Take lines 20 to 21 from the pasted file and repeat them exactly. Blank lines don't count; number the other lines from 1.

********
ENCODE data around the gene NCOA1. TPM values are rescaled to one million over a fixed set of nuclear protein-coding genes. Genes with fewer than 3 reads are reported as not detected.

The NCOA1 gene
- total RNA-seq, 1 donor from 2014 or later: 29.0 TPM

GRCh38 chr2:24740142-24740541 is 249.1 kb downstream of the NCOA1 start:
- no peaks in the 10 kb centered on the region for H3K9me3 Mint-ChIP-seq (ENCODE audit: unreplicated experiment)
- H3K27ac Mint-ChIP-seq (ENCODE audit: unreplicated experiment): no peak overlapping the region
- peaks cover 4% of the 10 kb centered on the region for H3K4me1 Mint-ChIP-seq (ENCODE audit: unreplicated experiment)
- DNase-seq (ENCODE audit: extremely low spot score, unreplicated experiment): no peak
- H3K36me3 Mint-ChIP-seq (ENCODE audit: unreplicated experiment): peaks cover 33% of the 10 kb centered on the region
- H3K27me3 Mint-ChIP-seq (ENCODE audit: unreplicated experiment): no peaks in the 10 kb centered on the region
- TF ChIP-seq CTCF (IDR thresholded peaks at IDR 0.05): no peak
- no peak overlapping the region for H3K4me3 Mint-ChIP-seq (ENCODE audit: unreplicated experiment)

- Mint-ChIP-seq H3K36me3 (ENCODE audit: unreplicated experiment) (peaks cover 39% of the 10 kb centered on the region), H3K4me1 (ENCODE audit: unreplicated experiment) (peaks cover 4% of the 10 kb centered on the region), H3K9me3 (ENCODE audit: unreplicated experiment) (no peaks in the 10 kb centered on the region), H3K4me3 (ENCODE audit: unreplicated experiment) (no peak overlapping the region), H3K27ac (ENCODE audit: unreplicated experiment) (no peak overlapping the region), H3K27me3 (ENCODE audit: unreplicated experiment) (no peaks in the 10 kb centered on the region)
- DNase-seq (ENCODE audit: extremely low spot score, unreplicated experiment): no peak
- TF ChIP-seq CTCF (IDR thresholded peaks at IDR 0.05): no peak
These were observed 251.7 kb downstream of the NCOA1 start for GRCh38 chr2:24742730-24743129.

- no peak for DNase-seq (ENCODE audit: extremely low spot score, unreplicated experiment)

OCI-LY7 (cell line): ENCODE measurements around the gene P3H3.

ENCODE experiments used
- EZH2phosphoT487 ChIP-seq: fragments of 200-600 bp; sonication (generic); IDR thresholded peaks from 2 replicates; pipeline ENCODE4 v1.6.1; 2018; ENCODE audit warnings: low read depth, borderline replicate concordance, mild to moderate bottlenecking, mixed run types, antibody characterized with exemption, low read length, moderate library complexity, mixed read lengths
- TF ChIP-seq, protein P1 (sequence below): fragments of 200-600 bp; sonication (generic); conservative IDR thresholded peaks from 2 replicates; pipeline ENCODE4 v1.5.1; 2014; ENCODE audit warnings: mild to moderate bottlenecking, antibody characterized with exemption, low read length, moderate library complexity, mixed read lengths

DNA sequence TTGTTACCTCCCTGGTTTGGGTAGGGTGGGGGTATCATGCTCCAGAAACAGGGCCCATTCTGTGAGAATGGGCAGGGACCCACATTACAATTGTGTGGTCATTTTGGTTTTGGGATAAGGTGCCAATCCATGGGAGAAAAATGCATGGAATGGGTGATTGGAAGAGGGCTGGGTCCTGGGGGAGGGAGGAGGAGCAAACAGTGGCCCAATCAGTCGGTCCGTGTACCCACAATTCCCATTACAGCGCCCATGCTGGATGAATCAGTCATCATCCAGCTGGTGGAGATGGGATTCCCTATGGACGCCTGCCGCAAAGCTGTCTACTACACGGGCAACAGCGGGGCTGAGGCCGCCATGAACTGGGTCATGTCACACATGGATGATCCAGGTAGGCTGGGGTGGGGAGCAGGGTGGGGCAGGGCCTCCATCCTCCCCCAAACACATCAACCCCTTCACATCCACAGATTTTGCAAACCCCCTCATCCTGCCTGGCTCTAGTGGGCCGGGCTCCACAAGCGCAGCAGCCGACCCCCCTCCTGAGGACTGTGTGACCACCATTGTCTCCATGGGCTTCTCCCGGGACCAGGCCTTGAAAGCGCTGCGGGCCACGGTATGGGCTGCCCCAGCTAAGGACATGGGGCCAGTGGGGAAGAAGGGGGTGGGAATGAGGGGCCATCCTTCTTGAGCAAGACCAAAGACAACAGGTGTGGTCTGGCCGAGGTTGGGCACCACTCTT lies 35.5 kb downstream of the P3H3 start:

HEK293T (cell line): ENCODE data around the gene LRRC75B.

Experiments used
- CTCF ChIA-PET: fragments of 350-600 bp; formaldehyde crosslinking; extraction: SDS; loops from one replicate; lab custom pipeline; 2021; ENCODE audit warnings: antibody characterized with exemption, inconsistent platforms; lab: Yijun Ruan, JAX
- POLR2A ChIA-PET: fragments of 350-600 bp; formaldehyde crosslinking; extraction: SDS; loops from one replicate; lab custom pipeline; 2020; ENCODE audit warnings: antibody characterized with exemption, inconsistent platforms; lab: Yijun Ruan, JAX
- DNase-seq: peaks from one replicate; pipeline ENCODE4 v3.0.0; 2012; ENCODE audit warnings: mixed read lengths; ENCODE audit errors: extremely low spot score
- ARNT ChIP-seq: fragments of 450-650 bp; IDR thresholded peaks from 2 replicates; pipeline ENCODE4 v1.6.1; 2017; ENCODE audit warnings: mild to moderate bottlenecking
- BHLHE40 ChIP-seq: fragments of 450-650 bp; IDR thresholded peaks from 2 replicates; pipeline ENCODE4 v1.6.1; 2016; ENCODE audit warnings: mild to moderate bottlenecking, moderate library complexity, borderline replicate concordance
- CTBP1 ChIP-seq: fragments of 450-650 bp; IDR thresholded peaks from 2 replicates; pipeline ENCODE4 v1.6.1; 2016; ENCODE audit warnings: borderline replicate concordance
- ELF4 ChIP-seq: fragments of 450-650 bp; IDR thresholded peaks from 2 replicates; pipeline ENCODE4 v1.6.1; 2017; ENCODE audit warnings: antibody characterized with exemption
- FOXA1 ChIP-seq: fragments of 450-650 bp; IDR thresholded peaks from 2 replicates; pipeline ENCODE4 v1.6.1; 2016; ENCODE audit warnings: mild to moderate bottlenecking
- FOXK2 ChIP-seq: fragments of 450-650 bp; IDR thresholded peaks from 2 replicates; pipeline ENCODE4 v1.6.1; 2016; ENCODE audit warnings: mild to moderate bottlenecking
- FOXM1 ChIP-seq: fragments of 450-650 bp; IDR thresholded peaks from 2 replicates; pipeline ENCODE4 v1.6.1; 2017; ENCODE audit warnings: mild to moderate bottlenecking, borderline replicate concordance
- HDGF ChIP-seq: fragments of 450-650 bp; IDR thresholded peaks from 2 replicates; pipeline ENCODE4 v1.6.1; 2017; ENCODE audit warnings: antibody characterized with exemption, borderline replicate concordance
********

- EZH2phosphoT487 ChIP-seq: fragments of 200-600 bp; sonication (generic); IDR thresholded peaks from 2 replicates; pipeline ENCODE4 v1.6.1; 2018; ENCODE audit warnings: low read depth, borderline replicate concordance, mild to moderate bottlenecking, mixed run types, antibody characterized with exemption, low read length, moderate library complexity, mixed read lengths
- TF ChIP-seq, protein P1 (sequence below): fragments of 200-600 bp; sonication (generic); conservative IDR thresholded peaks from 2 replicates; pipeline ENCODE4 v1.5.1; 2014; ENCODE audit warnings: mild to moderate bottlenecking, antibody characterized with exemption, low read length, moderate library complexity, mixed read lengths